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IPSOS-REID / UBC POLL RESULTS
GLOBAL SECURITY

As you know, since the terrorist bombings of September 11th, 2001, the Canadian government has undertaken a number of initiatives to ensure greater security for Canadians. Based on how you feel right now, when you think about your own personal security, would you say you generally feel secure or not secure?

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Very Secure

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Somewhat Secure

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Not Very Secure

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Not At All Secure

Do you agree or disagree with the following statements about security issues?

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Agree

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Disagree

Security Issues

1. I am prepared to accept the inconvenience of delays and longer line-ups at airports and borders, if it means I feel more secure when I’m traveling

2. Poverty and injustice are the major roots of hostility towards the United States and other developed nations

3. I am prepared to accept some limits to my civil liberties if it means I feel safer and more secure in my daily life

- GLOBAL SECURITY

MILESTONES

Liu Centre launches Centre for Human Security, headed by former United Nations executive Andrew Mack.

UBC responds to more than 100 media requests for expert commentary following the September 11 terrorist attacks.

Law students win mock NATO competition in Washington DC for third year in a row.

Gyuto monks from Tibet spend week at UBC promoting global spirituality as a solution to personal and world insecurity.

Global poll conducted by Liu Centre’s Angus Reid shows that criminal violence, not terrorism, is the greater concern in daily life.

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GLOBAL SECURITY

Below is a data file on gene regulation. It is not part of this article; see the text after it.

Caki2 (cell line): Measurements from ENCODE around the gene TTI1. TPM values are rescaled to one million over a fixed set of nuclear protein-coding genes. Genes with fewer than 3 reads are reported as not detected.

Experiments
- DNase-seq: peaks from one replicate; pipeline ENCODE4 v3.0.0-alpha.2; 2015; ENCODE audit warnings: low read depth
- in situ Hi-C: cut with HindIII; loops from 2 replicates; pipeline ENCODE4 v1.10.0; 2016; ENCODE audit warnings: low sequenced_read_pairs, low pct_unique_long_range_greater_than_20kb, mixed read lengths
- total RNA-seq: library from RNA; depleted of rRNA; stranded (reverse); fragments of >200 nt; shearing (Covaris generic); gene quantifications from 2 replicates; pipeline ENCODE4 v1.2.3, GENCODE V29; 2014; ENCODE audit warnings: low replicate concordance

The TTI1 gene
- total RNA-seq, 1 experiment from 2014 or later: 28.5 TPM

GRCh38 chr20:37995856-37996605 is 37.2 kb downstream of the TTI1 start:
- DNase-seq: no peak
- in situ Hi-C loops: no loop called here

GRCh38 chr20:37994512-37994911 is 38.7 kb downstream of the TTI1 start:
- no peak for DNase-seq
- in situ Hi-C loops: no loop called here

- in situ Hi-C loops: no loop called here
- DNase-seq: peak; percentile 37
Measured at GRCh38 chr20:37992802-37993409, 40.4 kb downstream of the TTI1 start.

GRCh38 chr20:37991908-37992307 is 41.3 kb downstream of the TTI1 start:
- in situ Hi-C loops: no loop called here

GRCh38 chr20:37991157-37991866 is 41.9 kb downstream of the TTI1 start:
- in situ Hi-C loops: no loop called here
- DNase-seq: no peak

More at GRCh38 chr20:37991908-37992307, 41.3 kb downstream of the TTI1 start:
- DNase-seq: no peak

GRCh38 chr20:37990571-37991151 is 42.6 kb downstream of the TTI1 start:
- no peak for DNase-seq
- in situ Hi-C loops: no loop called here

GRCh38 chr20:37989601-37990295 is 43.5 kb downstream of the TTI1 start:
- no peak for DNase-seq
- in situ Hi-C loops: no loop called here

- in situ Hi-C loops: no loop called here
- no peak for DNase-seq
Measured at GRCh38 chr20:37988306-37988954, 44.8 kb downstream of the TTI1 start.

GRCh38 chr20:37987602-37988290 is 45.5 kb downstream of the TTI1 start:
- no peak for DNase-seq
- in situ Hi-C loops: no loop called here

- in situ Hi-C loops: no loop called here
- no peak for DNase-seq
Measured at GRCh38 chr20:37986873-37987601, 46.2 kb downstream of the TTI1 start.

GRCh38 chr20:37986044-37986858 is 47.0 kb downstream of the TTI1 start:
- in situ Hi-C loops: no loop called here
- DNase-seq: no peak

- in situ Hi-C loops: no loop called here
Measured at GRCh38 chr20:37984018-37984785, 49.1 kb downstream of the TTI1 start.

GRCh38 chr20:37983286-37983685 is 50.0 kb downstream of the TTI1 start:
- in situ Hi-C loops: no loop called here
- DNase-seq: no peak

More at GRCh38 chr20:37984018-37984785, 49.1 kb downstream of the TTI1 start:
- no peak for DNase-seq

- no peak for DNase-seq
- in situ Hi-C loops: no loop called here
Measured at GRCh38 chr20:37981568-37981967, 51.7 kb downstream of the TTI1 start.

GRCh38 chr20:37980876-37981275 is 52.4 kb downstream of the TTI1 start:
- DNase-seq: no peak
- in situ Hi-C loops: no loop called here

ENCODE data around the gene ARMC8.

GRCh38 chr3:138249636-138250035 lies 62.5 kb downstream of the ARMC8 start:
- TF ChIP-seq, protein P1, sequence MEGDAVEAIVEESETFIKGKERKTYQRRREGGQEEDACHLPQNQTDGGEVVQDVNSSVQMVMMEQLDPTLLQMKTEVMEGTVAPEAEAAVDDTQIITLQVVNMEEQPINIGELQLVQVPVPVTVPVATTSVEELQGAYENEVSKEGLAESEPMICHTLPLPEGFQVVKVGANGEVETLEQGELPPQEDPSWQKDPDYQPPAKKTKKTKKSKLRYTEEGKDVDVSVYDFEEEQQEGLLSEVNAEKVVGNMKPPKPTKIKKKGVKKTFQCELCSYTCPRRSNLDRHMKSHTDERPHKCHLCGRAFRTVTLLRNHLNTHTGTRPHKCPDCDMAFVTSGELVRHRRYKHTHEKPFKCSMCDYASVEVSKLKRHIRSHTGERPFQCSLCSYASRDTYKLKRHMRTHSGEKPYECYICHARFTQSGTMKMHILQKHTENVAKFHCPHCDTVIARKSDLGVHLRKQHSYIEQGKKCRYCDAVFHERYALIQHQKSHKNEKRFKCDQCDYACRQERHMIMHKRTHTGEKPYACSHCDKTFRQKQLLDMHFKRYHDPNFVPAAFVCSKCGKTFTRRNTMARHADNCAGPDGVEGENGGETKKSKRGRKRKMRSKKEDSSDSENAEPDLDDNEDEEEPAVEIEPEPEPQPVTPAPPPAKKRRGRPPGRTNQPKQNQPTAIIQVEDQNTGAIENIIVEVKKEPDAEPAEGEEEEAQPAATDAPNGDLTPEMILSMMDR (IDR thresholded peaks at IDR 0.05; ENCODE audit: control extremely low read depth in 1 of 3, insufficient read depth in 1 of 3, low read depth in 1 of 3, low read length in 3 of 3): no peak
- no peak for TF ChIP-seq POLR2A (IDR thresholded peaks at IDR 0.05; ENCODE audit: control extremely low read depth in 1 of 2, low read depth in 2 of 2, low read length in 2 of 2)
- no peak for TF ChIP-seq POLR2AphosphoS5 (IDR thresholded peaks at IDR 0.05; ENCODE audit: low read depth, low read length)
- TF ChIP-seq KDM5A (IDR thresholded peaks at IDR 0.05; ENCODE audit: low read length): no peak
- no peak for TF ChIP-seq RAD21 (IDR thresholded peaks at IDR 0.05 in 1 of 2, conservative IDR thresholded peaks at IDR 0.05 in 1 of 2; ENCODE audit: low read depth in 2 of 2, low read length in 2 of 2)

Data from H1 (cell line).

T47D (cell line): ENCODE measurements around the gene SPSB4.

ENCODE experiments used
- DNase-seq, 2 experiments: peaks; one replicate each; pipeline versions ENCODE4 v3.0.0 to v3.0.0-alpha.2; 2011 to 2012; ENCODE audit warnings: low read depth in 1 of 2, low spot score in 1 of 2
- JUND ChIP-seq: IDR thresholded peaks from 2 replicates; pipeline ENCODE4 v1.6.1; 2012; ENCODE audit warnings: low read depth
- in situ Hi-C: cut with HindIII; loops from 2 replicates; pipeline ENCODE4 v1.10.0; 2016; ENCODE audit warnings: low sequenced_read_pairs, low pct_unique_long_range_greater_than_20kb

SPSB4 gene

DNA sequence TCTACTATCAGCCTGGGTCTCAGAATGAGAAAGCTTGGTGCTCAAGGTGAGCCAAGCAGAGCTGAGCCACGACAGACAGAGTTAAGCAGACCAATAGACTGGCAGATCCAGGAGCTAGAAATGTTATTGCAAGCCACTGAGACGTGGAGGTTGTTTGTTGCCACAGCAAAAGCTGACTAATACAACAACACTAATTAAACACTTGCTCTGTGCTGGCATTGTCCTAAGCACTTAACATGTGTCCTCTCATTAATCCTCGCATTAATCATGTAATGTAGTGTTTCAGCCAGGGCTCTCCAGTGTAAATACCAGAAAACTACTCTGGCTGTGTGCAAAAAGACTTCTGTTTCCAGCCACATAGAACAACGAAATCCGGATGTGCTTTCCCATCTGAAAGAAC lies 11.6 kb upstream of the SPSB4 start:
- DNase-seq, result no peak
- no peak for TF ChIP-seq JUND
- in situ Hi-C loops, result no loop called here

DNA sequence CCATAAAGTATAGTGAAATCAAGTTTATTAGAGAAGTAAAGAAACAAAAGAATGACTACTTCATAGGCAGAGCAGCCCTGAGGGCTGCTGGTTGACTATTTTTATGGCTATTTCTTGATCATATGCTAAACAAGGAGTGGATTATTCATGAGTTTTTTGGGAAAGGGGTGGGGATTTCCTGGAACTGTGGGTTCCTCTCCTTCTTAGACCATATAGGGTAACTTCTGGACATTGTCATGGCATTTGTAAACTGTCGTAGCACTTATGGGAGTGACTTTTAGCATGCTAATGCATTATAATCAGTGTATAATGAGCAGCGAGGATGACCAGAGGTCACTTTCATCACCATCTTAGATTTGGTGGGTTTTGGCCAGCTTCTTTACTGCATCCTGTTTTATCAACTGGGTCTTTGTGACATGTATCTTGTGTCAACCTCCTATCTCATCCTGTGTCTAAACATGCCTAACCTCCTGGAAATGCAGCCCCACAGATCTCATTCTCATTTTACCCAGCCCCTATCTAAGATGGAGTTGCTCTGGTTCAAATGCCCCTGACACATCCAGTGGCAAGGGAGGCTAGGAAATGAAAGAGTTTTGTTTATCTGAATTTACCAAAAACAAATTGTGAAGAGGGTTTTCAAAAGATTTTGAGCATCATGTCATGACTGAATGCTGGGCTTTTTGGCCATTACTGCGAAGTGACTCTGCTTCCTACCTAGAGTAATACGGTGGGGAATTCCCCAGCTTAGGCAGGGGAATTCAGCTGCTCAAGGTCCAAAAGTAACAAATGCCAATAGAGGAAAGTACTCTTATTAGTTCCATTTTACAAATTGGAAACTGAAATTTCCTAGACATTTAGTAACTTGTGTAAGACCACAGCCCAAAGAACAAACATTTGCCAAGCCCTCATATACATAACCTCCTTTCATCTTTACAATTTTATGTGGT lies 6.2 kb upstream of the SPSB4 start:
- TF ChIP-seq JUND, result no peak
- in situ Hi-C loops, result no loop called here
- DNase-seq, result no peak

The events of September 11, 2001 changed the way most Canadians feel about their world, and about their own safety. But the lasting feelings of insecurity have grown beyond fear of terrorist tactics. Personal security has also been threatened - from fluctuating stock markets to job loss as the economy stumbled in the wake of the attacks.

UBC believes the best way to address security issues is to confront them through dialogue. From there governments and individuals alike can make informed decisions and take steps toward feeling safe on a personal, national and global scale.

 

HOW CAN AIRPORTS BE MORE SECURE WITHOUT SACRIFICING CONVENIENCE?

"We helped the Vancouver airport to find a way to improve their security without leaving people frustrated in line-ups all the time."

Mehmet Begen, Graduate student and research associate, Centre for Operations Excellence
Mehmet Begen, Graduate
student and research
associate, Centre for
Operations Excellence

MEHMET BEGEN After September 11, security rules for airports changed dramatically and colossal line-ups became common in airports across North America. Vancouver International Airport Authority (YVR) called upon UBC’s Centre for Operations Excellence to help.

“We analyzed their processes and built a visual computer simulation model,” says Mehmet Begen, who was initially a graduate student with the Centre, and is now employed as a Research Associate. “We identified bottlenecks and determined optimal staffing levels for desired customer service.” The team tested over 100 scenarios by repeatedly changing variables and examining the effects. “For example, if you double the staff, how much will waiting times decrease? With the computer you can figure it out very quickly.”

The ultimate goal is to extend the study and develop staff schedules for all airport gates. Begen believes their work will make YVR - and hopefully other airports - safer. “If we can schedule the staff better, they will not be as pressured by long queues of people. Increasing the system’s efficiency will also make it more effective.”

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GLOBAL SECURITY cont. >>

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